incidence of gastric carcinomas in Mongolian gerbils and non-eradicated subjects underwent endoscopic follow-up
induced by H. pylori inoculation plus administration of to assess the development of gastric cancer, were reported
low-dose chemical carcinogens (53). To evaluate the effect from Japan (55 – 59) (Table 3). The results of three studies
of eradication on gastric carcinogenesis, an experimental have suggested an inhibitory effect of H. pylori eradication on
model with eradication in the early, middle or late period gastric cancer incidence.
Jpn J Clin Oncol 2010;40(9) 831

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Figure 1. H. pylori-induced gastritis presents in three patterns. Gastric ulcer and intestinal-type gastric cancer generally occur in corpus gastritis. Pangastritis
is associated with diffuse-type gastric cancer. Antrum gastritis has high risk of duodenal ulcer and low risk of cancer.

Table 3. Japanese non-randomized studies of H. pylori eradication and gastric cancer development

Author Year Number of subjects Group Follow (Y) Incidence rate of gastric cancer P-value Intestinal type Diffuse type

Take 2005 1342 Control 3.4 4/176 (2.3%) 0 5


GU/DU Eradication 3.4 8/944 (0.8%) P , 0.01 4 3
Takenaka 2007 1807 Control 2.9 5/288 (1.7%) 4 1
GU/DU Eradication 3.3 6/1519 (0.4%) P , 0.05 2 4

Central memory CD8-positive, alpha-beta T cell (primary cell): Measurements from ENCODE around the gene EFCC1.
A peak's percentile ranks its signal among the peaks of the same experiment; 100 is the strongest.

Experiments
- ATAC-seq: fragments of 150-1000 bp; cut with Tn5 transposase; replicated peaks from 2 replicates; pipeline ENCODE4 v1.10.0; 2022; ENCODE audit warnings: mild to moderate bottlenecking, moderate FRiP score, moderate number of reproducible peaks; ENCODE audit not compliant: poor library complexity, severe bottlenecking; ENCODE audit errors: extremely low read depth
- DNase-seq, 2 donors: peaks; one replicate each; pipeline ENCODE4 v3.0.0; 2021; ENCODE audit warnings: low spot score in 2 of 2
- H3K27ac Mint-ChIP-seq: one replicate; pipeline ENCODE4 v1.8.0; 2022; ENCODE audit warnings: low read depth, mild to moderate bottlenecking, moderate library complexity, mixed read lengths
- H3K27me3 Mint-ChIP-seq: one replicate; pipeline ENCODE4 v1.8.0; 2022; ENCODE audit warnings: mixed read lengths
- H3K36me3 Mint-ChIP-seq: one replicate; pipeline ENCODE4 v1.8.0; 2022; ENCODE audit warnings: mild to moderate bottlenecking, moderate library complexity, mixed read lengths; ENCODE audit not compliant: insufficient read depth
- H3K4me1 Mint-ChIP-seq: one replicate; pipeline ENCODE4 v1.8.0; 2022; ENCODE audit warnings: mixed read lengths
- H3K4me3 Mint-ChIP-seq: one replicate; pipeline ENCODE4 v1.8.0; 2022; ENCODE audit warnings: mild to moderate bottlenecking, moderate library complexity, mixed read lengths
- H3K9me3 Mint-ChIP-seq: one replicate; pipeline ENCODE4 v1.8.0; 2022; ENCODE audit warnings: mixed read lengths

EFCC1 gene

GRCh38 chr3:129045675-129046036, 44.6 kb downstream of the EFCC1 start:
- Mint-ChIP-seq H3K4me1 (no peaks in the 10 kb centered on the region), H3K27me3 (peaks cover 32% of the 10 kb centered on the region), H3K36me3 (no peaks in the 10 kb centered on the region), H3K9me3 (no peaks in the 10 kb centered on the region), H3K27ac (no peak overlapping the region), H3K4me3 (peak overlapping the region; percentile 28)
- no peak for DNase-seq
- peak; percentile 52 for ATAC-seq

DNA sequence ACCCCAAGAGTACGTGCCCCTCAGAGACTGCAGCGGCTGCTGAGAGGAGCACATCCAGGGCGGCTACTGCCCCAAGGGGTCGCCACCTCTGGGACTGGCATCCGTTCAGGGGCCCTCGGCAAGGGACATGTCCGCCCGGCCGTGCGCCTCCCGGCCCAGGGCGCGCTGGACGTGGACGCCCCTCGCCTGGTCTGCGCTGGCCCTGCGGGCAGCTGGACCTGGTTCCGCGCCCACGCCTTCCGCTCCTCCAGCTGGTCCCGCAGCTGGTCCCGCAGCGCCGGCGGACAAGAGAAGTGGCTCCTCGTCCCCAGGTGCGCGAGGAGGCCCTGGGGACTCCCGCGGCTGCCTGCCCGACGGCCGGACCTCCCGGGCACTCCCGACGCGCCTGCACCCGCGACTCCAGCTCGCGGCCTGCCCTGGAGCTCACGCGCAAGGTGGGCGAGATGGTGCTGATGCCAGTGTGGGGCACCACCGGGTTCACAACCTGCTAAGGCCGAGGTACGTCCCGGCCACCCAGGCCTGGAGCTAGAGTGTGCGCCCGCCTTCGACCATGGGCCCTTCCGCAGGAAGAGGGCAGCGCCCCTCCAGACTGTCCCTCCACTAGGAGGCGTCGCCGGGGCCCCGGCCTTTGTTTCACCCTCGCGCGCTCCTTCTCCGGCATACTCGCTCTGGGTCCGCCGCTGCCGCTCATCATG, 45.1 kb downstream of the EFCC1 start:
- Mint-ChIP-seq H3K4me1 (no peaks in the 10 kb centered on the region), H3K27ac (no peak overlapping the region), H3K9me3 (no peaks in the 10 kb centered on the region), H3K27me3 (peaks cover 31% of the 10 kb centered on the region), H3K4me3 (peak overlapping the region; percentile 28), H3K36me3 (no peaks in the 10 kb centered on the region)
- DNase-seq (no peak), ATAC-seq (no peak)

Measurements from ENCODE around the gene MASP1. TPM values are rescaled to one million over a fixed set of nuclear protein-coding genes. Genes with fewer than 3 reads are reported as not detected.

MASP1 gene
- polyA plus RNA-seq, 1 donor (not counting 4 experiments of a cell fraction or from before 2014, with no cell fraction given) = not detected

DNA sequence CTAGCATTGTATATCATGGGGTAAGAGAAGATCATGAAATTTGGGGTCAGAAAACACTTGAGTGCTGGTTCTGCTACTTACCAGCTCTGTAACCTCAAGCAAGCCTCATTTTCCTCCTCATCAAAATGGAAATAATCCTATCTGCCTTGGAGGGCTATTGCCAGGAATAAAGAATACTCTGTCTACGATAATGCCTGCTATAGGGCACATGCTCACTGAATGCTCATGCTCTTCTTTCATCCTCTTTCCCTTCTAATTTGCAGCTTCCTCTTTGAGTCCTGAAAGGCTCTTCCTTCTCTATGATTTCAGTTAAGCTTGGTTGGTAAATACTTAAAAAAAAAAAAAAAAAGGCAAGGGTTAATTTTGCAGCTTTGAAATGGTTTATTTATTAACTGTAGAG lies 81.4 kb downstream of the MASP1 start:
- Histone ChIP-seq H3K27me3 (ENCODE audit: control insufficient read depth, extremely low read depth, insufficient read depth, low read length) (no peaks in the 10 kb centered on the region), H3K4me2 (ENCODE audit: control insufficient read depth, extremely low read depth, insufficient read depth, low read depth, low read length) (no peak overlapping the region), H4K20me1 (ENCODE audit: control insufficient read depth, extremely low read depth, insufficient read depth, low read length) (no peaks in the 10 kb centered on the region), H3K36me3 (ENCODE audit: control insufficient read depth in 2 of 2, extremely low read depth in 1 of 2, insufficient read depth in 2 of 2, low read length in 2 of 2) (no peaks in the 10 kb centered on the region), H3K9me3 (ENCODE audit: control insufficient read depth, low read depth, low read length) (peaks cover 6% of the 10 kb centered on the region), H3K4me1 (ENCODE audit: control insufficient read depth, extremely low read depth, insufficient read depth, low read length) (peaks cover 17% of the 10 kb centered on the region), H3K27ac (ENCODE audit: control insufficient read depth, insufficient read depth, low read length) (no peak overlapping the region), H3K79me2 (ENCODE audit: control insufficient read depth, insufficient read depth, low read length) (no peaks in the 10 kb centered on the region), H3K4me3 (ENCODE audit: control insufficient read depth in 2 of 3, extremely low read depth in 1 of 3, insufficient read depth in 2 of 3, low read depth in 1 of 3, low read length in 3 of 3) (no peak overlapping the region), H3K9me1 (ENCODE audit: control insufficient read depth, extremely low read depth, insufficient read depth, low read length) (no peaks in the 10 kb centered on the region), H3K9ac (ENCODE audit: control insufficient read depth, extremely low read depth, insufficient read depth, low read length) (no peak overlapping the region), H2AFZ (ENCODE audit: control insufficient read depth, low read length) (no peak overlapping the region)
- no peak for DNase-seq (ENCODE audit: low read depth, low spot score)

Ogura 2008 708 Control 3.1 13/304 (4.3%) 11 2
GU/DU Eradication 3.2 6/404 (1.5%) P , 0.01 3 3
Yanaoka 2009 4141 Control 9.3 55/3658 (1.5%) 36 19
Healthy Eradication 9.3 5/473 (1.1%) n.s. 4 1
Mabe 2009 4133 Control 5.2 9/352 (2.6%) 5 4
GU/DU Eradication 5.6 47/3781 (1.2%) n.s. 35 10

n.s., nonsignificant; Y, year.

However, a large-scale double-blind randomized study in assessed gastric cancer or progression of preneoplastic lesions
China showed that gastric cancer still occurred after successful during follow-up were included in a meta-analysis study (8, 9,
eradication of H. pylori and that H. pylori eradication did not 60 – 65) (Table 4). Overall, 37 of 3388 (1.1%) treated patients
lead to significant decrease in the incidence of gastric cancer developed gastric cancer compared with 56 of 3307 (1.7%)
(60). A total of 1630 people with H. pylori infection in Fujian control participants (14). Since the relative risk for gastric
Province, where the mortality rate due to gastric cancer is cancer was 0.65 (95% CI: 0.43 – 0.98), H. pylori eradication